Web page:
Friday, December 17, 2010

Bravery Today Means Breaking Down Barriers

Men today can be such cowards.

Today James Meeks back-tracked on his statement that only blacks should be eligible for city contracts set aside for "minorities".

Like FIFA president Sepp Blatter recently back-tracking on his statement that gays shouldn't be acting out in Qatar, this is stupid and wrong.

TMR says both Meeks and Blatter are (mostly) correct, though we're only going to deal with Meeks' comments here. (Sorry, Robin - next time.)

Of course, Glenn Reynolds ironically (and wrongly) labeled Meeks' comments "WELCOME TO “POST-RACIAL” AMERICA" like he (Reynolds) knows anything about being post-racial.

Almost every statement Reynolds makes on race seems designed to keep the bullshit going - he can't conceive of either dropping it as a subject or redefining his views - which is why we lashed out (ironically) at he and Ann Althouse the way we did recently.



Both Reynolds and Althouse are fakers in this regard, and race has been been one of the main areas where both have bothered us for some time.

You can't read them, if you're black, and not have race (and many times class) rubbed in your face continuously.

They not only won't shut up about it but, as this latest comment shows, they always end up on the wrong side of "post-racial" progress.

They make it so we can't truly trust them on much in this regard.

Theirs is a racial outlook still based in 1960s "politically correct" ideology that should have no place in 2010-11 American thought.

The truth is Meeks was/is right. The fact the armies of political correctness have the power to make him feel pressured enough to back down (or that he's too pussy to stand by what he knows is right) is one of the shames of our time.

People forget that before Meeks spoke up, Senator Jim Webb (D-Virginia) had correctly said much the same thing in a Wall Street Journal essay entitled "Diversity and the Myth of White Privilege":
In an odd historical twist that all Americans see but few can understand, many programs allow recently arrived immigrants to move ahead of similarly situated whites whose families have been in the country for generations. These programs have damaged racial harmony. And the more they have grown, the less they have actually helped African-Americans, the intended beneficiaries of affirmative action as it was originally conceived.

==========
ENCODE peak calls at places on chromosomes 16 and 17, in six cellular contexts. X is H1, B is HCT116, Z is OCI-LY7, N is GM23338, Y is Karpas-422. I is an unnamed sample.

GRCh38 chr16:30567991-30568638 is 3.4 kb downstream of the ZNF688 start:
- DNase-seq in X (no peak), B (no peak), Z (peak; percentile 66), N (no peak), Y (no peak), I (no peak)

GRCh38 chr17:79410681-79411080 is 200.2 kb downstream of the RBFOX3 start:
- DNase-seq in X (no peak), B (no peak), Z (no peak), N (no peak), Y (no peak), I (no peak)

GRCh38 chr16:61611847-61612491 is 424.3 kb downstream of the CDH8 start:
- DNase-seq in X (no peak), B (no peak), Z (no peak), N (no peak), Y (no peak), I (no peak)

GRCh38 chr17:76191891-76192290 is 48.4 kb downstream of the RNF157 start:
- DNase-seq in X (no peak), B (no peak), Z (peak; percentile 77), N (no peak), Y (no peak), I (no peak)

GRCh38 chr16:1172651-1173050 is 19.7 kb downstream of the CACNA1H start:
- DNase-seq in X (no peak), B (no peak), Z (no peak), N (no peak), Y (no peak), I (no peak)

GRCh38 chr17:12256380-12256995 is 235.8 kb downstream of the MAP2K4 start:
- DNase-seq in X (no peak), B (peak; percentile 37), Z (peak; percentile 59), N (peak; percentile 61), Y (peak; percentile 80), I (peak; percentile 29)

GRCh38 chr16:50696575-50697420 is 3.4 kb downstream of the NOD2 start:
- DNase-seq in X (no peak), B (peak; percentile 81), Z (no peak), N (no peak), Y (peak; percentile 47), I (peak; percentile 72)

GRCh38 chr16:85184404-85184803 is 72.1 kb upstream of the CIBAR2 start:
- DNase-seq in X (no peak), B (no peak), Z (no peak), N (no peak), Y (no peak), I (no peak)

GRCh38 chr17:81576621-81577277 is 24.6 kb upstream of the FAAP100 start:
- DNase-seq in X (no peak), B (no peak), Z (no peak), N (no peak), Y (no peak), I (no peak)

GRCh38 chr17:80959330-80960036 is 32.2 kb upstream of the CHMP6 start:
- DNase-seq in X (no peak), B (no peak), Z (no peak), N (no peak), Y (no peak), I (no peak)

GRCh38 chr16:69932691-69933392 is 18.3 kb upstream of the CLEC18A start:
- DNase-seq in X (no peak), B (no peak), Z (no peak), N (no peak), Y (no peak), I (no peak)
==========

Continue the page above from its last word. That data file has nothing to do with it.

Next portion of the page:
The injustices endured by black Americans at the hands of their own government have no parallel in our history, not only during the period of slavery but also in the Jim Crow era that followed. But the extrapolation of this logic to all "people of color"—especially since 1965, when new immigration laws dramatically altered the demographic makeup of the U.S.—moved affirmative action away from remediation and toward discrimination, this time against whites. It has also lessened the focus on assisting African-Americans, who despite a veneer of successful people at the very top still experience high rates of poverty, drug abuse, incarceration and family breakup.

Those who came to this country in recent decades from Asia, Latin America and Africa did not suffer discrimination from our government, and in fact have frequently been the beneficiaries of special government programs. The same cannot be said of many hard-working white Americans, including those whose roots in America go back more than 200 years.

Where should we go from here? Beyond our continuing obligation to assist those African-Americans still in need, government-directed diversity programs should end.

Nondiscrimination laws should be applied equally among all citizens, including those who happen to be white. The need for inclusiveness in our society is undeniable and irreversible, both in our markets and in our communities. Our government should be in the business of enabling opportunity for all, not in picking winners. It can do so by ensuring that artificial distinctions such as race do not determine outcomes.

Memo to my fellow politicians: Drop the Procrustean policies and allow harmony to invade the public mindset. Fairness will happen, and bitterness will fade away.
"The more [these programs] have grown, the less they have actually helped African-Americans, the intended beneficiaries of affirmative action as it was originally conceived." To deny that truth is to deny blacks what is rightfully theirs, and to lie to society as a whole. When even popular law professors don't understand the dynamics at work in a overly-racialized (and, thus, occasionally silly) country such as ours, we doubt that many others will see where the proper role of racial programs should be, either.

We can "do the right thing" by blacks, accounting for historical injustices, while also eliminating race as a concept in our society - as a matter of fact, we should've been there already - but trying to batter down those trying to get it right, using the evil of political correctness, is definitely no way to go forward.